In October 2010, a few of the nation’s largest banks stopped foreclosure proceedings (halted them) against homeowners. This was due to claims that some foreclosures were illegal because the paperwork wasn’t processed the right way. No matter how this all shakes it, the news may be a bit confusing to a lot of real estate service businesses like foreclosure clean up companies.

They may be wondering “How will this halt on home foreclosures impact my business? Will it mean a slowdown in job orders, or a pick up in work?”

Here’s how we see it shaking out.

Foreclosure Clean Up & Other Real Estate Service Business Will Thrive

The reason is really quite simple – the longer a lender has to hold onto a property, the longer the property has to be serviced/maintained.

You see, whomever owns the property is responsible for the upkeep. And, when a bank forecloses on a property, they’re taking it back. But, the maintenance doesn’t stop.

Lawns still must be cut, fences need to be mended, pools need to be cleaned and drained, winterization needs to be done, gutters need to be cleaned, etc. All of these are exactly the types of services a full-service foreclosure cleanup business can handle.

“But,” you may be thinking, “what happens once the initial upkeep has been taken care of on a property? Will there still be work my foreclosure cleaning company can vie for?”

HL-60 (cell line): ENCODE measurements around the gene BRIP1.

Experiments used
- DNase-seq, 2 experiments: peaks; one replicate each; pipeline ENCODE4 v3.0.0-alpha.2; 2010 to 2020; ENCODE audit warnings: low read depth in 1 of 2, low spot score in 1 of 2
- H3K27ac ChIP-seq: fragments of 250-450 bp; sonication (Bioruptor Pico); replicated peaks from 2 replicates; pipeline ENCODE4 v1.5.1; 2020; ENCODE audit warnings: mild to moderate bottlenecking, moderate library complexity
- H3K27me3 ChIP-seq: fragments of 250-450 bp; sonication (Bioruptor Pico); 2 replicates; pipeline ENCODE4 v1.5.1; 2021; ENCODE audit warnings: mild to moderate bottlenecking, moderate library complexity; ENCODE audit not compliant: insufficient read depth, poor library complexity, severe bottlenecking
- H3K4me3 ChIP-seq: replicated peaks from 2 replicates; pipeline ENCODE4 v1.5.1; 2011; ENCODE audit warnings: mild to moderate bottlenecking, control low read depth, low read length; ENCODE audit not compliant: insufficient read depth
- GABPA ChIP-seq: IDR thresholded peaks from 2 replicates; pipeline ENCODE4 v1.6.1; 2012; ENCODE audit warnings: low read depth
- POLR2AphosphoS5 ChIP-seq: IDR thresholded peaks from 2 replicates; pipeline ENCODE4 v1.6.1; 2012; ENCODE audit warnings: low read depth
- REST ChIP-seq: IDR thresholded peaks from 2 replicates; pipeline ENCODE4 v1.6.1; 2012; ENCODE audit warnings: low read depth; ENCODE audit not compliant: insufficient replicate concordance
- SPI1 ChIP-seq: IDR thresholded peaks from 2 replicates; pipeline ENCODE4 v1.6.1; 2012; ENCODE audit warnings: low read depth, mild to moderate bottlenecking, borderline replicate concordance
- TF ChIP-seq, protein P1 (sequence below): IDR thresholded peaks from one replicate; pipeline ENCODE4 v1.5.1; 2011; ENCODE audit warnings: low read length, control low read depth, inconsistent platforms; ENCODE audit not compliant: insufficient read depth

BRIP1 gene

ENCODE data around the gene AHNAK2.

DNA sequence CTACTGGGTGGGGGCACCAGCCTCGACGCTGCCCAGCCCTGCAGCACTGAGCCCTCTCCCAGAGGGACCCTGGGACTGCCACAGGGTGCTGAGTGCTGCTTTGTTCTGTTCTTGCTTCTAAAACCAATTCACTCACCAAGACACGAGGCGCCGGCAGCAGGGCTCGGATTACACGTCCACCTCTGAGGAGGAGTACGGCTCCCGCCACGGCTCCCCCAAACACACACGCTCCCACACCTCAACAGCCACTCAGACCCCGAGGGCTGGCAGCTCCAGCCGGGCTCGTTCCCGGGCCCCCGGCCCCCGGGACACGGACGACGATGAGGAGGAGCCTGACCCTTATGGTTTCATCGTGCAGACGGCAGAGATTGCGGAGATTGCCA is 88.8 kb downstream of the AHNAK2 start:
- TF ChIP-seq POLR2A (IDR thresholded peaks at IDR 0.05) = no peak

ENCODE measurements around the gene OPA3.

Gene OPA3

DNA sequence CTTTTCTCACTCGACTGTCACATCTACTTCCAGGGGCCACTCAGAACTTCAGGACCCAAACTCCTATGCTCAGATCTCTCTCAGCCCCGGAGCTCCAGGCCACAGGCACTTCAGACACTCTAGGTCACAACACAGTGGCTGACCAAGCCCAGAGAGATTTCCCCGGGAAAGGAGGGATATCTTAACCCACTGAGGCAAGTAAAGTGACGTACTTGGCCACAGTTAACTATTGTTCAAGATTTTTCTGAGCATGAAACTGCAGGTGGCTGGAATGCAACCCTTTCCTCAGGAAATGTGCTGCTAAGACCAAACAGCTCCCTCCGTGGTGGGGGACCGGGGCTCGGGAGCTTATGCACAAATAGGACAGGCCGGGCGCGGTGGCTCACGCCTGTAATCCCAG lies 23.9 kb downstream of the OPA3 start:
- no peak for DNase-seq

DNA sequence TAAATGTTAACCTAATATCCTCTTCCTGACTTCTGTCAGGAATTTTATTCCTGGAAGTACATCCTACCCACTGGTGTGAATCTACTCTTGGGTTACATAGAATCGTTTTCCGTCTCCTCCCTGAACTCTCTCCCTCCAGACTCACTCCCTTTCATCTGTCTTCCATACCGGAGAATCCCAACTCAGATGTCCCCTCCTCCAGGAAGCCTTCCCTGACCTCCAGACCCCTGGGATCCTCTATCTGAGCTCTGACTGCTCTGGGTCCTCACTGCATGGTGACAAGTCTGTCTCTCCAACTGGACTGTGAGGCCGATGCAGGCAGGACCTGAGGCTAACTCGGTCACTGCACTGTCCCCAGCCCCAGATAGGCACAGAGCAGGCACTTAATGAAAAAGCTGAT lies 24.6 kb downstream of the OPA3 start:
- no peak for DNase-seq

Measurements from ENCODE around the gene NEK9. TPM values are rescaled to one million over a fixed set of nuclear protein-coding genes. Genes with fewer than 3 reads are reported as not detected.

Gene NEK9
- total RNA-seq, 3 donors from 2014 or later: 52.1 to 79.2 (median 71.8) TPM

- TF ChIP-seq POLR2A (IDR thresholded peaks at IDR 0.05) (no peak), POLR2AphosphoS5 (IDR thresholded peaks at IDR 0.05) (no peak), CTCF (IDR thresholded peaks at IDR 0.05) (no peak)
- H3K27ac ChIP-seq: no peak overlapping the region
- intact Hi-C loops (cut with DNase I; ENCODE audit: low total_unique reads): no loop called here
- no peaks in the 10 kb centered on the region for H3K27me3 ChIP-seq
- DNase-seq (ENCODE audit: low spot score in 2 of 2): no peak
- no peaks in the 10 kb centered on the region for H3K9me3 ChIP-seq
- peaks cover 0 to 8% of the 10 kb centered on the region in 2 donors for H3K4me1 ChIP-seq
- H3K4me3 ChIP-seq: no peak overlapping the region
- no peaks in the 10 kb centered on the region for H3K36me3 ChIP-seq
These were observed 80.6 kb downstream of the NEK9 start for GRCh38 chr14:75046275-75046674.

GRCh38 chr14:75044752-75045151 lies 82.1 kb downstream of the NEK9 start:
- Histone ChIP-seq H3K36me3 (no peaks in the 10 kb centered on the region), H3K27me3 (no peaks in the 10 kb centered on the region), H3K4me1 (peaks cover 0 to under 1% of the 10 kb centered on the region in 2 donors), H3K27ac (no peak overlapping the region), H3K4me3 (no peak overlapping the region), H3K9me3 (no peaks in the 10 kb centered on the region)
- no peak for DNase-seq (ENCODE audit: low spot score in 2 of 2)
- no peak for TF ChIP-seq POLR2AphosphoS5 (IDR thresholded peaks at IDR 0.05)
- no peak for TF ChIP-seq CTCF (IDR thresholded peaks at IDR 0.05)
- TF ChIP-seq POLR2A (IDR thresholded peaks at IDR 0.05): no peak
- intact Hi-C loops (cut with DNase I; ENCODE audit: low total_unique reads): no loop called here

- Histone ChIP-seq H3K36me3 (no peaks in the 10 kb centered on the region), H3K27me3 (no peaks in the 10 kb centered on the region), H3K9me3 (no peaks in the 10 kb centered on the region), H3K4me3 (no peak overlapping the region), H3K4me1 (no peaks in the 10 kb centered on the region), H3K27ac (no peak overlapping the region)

And, the answer is a resounding yes. Again, it’s quite simple. Until a property is resold (or rented), it has to be maintained to keep it from falling into disrepair and losing (even more) value.

This means if it hasn’t sold in six months – and a lot of properties are sitting on the market for way more than a year these days, then gutters may need to be cleaned again, the lawn constantly has to be cut during the summer time and repairs may need to be done because of bad weather (eg, water leaks, roofing tiles missing, etc.).

Securing Foreclosure Cleanup Jobs as a Consequence of Property Damage

Furthermore, this doesn’t include property damage caused by vandals, vagrants and thieves. And, this happens more than you know. In fact, lenders have been known to tear a property down instead of maintain it because it’s cheaper to do so. An article in the Wall Street Journal entitled, “No Sale: Bank Wrecks New Houses,” spoke to this issue, noting:

“The bank… faced escalating city fines as vandals and squatters took over the sprawling housing project, leaving behind graffiti and drug paraphernalia,…”

This is rare though, but it does illustrate how much upkeep is needed when a property is not occupied.

The bottom line is, as long as homes are bought and sold, there will be a need for the types of services that a foreclosure cleanup business (and other real estate service businesses) provide.

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